A tug pilot needs to see everything around him, and even overhead, so the wheelhouse has windows in every direction. It's like a fishbowl. That gives him excellent visibility. But on sunny days, it also turns the cabin into a solar oven. Time to turn on the air-conditioner.
Working on a tugboat means working long hours, long days, and sometimes long weeks or months.
The Crowley crews that work Puget Sound, in Seattle, are generally on the water constantly for a week or two at a time. But if they work one week, they get the next week off. If they work two weeks, they get two weeks off.
Tugboat crews consist of four to nine members. On smaller tugs, a captain may be accompanied by a mate, an engineer, and a deckhand. Two crew members alternate being on duty. They work for six hours, then rest for six, and so on. (This schedule is common on many ships. Submarine crews follow this pattern, too.)
The idea of such a schedule is to keep everybody fresh and alert, since the assignments come at all times of the day and night. Last-minute assignments are not uncommon.
Besides tossing and securing lines, deckhands cook most of the meals, which are hearty and eagerly anticipated. (At the time I visited, two deckhands on one Crowley tug were competing to see who could make the most delicious bean soup.)
Reggie Guinn, a deckhand, says he swore he'd never be a mariner like his father. His family has always "gone to sea," though, and now he's a seasoned crewmen of many years.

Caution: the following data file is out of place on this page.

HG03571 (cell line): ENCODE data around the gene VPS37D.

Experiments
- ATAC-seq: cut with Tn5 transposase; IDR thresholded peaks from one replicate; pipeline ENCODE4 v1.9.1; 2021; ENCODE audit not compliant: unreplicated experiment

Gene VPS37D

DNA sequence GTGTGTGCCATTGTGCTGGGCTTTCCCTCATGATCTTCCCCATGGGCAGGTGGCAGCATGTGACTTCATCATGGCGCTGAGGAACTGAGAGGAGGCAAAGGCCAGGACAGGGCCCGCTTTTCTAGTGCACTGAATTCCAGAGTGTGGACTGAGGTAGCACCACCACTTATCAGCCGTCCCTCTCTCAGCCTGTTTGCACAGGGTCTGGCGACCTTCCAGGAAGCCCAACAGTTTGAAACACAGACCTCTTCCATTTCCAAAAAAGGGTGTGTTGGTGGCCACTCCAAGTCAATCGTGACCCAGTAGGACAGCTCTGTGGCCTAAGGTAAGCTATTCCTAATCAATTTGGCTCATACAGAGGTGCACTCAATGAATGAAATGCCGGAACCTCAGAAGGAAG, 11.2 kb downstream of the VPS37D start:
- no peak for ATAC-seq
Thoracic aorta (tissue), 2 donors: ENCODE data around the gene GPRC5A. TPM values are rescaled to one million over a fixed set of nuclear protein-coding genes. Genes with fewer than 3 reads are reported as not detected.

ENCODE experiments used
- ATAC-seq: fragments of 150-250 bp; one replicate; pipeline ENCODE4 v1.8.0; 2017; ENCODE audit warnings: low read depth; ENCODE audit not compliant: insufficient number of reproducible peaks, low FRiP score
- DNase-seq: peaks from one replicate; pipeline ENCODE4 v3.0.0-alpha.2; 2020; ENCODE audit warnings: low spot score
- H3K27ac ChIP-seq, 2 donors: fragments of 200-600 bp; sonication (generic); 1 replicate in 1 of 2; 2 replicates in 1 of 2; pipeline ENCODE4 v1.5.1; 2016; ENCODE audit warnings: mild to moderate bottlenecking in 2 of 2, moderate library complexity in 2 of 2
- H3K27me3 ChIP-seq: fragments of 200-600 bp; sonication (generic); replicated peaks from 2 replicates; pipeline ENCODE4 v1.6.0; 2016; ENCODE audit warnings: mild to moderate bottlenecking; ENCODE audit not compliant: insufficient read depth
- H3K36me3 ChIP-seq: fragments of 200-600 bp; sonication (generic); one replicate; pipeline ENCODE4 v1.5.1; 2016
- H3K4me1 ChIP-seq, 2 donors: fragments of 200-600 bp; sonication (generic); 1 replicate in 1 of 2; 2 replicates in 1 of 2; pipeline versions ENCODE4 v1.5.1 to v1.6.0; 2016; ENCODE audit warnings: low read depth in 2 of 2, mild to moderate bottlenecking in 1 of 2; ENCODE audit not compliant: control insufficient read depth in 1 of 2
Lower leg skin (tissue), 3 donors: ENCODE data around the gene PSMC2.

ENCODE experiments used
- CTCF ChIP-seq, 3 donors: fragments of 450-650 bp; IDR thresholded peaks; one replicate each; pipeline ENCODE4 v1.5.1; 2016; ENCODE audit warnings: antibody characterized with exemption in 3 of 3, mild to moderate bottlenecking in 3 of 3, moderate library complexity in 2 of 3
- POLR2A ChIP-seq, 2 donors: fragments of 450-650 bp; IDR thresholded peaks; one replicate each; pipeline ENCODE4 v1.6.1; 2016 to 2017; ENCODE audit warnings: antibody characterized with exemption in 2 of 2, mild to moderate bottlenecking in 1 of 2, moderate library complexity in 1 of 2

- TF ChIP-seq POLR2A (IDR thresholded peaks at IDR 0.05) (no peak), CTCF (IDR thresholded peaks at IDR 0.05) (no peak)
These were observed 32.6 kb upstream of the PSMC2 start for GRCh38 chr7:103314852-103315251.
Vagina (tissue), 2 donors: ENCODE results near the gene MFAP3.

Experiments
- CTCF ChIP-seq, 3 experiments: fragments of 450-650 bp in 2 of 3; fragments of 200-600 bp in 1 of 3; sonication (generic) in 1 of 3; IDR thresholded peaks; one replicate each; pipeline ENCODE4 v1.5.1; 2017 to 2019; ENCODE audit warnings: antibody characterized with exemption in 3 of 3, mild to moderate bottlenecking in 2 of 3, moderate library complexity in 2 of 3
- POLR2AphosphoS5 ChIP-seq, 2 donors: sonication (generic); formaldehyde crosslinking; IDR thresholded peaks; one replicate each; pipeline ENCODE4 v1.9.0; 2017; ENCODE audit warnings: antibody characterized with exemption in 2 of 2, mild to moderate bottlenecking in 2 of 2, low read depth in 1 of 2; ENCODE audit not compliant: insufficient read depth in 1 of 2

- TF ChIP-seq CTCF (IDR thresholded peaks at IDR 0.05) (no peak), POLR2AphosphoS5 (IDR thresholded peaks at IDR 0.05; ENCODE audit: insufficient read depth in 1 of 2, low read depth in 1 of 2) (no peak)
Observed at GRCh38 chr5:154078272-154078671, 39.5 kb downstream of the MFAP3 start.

When not on duty, Mr. Guinn and his mates may watch TV or pop a video into the VCR. Guinn has his own small cabin, complete with bed and laptop computer. He says he reads three or four good-size books during each two-week stint he works.
Before cellphones, crew members used to rush for the pay phones whenever their tug docked. Now, practically everybody has a cellular phone. Guinn says he talks to his daughters almost daily.
The crew of an oceangoing tug, though, may be at sea for weeks or months. Earlier this year, a Crowley tug towed the battleship Iowa from the East Coast to the West Coast. It took 40 days. In 1999, the company's 7,200-horsepower Sea Victory hauled a decommissioned aircraft carrier 21,540 miles from California, around the tip of South America, to a scrap yard in Texas.
Three Crowley tugs now are towing a huge offshore oil-drilling platform from the Arctic to Sakhalin (an island on Russia's Pacific coast) to be rebuilt. The voyage may take 50 days.
On its own, a tugboat can go 12 knots (17 miles per hour). But hauling something so huge can slow things down to a snail's pace.
George Reid, a tugboat expert, once spent 68 days towing a floating dry dock across the Pacific. Was it boring to be on such a long-haul job? Actually, he says, it was much less boring than driving a car on an Interstate highway.
"You have the sea conditions to contend with," he says. "And you have the animals at sea - the porpoises, dolphins, and whales you encounter, as well as the sea birds."
Given the low speeds, he says, it's even possible to drop a line over the side and catch supper.